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- 01-03-2007 12:07 AM #1
Question about shelf life of whole beans in a sealed bag
Hello. I had a question about the shelf life of sealed bags of whole beans.
I am aware that once a bag of coffee beans is opened that the beans should be stored in an airtight container and consumed within 1-2 weeks for optimum freshness.
I was curious however how long a sealed bag stays fresh for however? The only reason I ask is that I mail-order my coffee and it would be more economical for me to buy 3-4 bags at a time to save on shipping than to constantly place an order for a single bag.
However, I only consume a bag every 2 weeks or so, so I'm wondering if the sealed bags of whole beans would have lost significant amounts of freshness by the time I got around to opening them 4-8 weeks down the road.
- 01-04-2007 09:40 AM #2
i have bags that taste quite fresh even a few months down the road. one in particular has been pre-ground, shipped from Costa Rica and has been in an airtight jar for 4 months-- still amazing aroma and tasty flavor.
ultimately, it has more to do with when it was roasted and how quickly (after degassing) it's been bagged. some stores sell bags months and years later.
the type of coffee is also a factor. but i suggest, if the price is right try it. like wine, taste/preference is highly subjective.
- 01-05-2007 09:44 PM #3
Freeze three of the bags in an air tight container, take one out to use when the first bag is gone. Never place a previously frozen bag back into the freezer. Because ice crystals will form and will mess-up your java.Ciao, Baby! Di Crema is rising!
- 01-08-2007 04:58 PM #4
It depends on the quality of the coffee you are buying, method of brewing, and level of roast also plays a small factor. In general, 10 days for it to retain all varietal nuances (in some instances less) and 14 days for it to taste great. Up to 3 weeks for it to be acceptable. After that both internal and external factors will have rendered the coffee 'dead'. I wouldn't recommend freezing it, this does not stop the internal processes of degradation that happen to the bean. Fresh Roasted coffee is not meant for long term storage.John Piquet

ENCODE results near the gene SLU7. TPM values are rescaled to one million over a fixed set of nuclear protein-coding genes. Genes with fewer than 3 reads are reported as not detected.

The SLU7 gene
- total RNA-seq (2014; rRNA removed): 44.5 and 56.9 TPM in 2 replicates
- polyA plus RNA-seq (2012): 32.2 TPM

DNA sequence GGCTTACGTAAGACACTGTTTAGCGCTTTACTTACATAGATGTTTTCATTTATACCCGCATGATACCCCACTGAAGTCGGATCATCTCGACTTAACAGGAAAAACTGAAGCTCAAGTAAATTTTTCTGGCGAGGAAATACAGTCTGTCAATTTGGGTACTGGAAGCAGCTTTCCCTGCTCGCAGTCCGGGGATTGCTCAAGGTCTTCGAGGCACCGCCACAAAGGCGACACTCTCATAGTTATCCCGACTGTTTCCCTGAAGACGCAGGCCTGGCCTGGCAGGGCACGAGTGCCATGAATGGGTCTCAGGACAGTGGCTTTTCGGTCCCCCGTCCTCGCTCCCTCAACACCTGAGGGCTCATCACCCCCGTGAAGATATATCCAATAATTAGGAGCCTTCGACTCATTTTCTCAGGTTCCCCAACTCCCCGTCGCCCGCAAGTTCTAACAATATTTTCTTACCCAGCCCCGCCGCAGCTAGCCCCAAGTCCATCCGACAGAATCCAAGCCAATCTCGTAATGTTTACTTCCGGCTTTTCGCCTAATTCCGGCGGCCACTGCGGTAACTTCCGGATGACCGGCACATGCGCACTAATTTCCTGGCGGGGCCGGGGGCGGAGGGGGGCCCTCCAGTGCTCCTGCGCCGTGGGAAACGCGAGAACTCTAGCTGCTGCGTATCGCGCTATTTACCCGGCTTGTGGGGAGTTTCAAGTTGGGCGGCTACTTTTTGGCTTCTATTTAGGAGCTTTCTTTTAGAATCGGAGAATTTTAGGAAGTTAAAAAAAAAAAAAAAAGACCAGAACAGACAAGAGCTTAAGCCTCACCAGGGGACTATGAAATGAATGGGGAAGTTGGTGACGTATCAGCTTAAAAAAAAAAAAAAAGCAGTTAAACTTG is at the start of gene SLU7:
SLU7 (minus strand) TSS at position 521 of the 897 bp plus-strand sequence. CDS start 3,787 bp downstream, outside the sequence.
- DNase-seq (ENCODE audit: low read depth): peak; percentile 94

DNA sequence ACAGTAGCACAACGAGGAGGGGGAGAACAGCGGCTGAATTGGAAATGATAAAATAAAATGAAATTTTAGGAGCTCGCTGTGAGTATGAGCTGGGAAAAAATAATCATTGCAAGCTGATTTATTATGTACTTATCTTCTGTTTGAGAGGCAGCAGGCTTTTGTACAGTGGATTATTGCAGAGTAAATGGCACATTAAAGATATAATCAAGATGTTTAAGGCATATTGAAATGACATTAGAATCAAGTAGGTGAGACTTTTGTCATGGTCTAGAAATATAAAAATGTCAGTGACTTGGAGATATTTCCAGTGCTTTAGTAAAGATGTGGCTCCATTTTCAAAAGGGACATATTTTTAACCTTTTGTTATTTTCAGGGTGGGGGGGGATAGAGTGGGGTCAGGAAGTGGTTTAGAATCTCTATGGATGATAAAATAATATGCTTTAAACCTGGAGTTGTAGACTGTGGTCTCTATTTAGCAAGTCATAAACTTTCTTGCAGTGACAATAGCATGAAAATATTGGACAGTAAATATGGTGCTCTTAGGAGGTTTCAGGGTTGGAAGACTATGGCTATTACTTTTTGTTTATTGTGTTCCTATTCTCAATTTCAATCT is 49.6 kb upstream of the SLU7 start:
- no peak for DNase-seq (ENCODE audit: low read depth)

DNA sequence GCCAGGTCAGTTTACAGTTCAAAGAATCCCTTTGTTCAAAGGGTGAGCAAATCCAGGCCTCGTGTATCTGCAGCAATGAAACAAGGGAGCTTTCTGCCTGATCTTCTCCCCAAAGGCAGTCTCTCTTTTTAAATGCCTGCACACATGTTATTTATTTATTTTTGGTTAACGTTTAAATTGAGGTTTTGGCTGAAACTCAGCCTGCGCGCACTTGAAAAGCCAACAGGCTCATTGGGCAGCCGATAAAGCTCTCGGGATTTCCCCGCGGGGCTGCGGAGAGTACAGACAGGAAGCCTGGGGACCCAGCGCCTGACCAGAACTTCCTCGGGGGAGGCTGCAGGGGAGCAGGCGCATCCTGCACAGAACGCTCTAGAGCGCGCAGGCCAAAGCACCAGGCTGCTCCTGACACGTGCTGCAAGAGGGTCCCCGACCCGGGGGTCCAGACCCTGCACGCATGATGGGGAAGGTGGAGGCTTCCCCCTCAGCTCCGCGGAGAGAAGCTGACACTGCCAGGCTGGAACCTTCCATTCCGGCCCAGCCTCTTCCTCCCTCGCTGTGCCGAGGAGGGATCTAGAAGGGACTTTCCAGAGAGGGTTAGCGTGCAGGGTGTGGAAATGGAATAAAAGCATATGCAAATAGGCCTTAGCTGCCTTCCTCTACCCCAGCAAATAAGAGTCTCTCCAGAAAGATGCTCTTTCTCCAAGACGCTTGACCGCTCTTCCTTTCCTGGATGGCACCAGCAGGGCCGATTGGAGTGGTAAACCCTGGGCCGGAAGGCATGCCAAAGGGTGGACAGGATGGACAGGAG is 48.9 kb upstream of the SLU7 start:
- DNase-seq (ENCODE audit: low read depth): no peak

Salt Lake City, UT
- 01-09-2007 02:08 AM #5
You have asked a question that has many possible answers and several seemingly contradictory answers may be true in the right circumstances or with the appropriate definitions. The following comments are my opinions: based on my coffee cupping abilities, several long term quality tests, corroborative information from several other qualified people in the industry and my practical experiences with coffee roasting and packaging.
1. Shelf life may be defined based on "best before" quality considerations and or "expiration date" food safety factors. Apparently the manufacturers come to widely different conclusions.
2. The packaging material manufacturers generally focus on food safety, and many of them endorse shelf life expectations of 2 years and greater. Certainly a can, glass, ceramic or multilayer laminated flexible film package can provide an effective barrier. Preventing oxygen and moisture in the atmosphere from entering the package is a basic requirement in extended shelf life. Oxygen and moisture are the most obvious contributors to overt coffee staling, and keeping atmosphere out of the package extends shelf life.
3. The packaging does not prevent the contents from the natural process of decay/deterioration/de-gassing Carbon Dioxide (CO2)/volatile molecules (aroma) escape/complex molecules (e.g. oils) fracture and degradation. These processes occur faster if the coffee is ground vs whole bean. The detrimental effects of these aging processes are compounded by exposure to atmosphere and absorption of oxygen and water and other non-coffee aromas and flavors (such as food and spice cross-contamination).
4. Ultimate freshness and cup quality may be entirely different than "acceptable" best by date standards, and different manufacturers and different consumers have varying thresholds of "acceptable".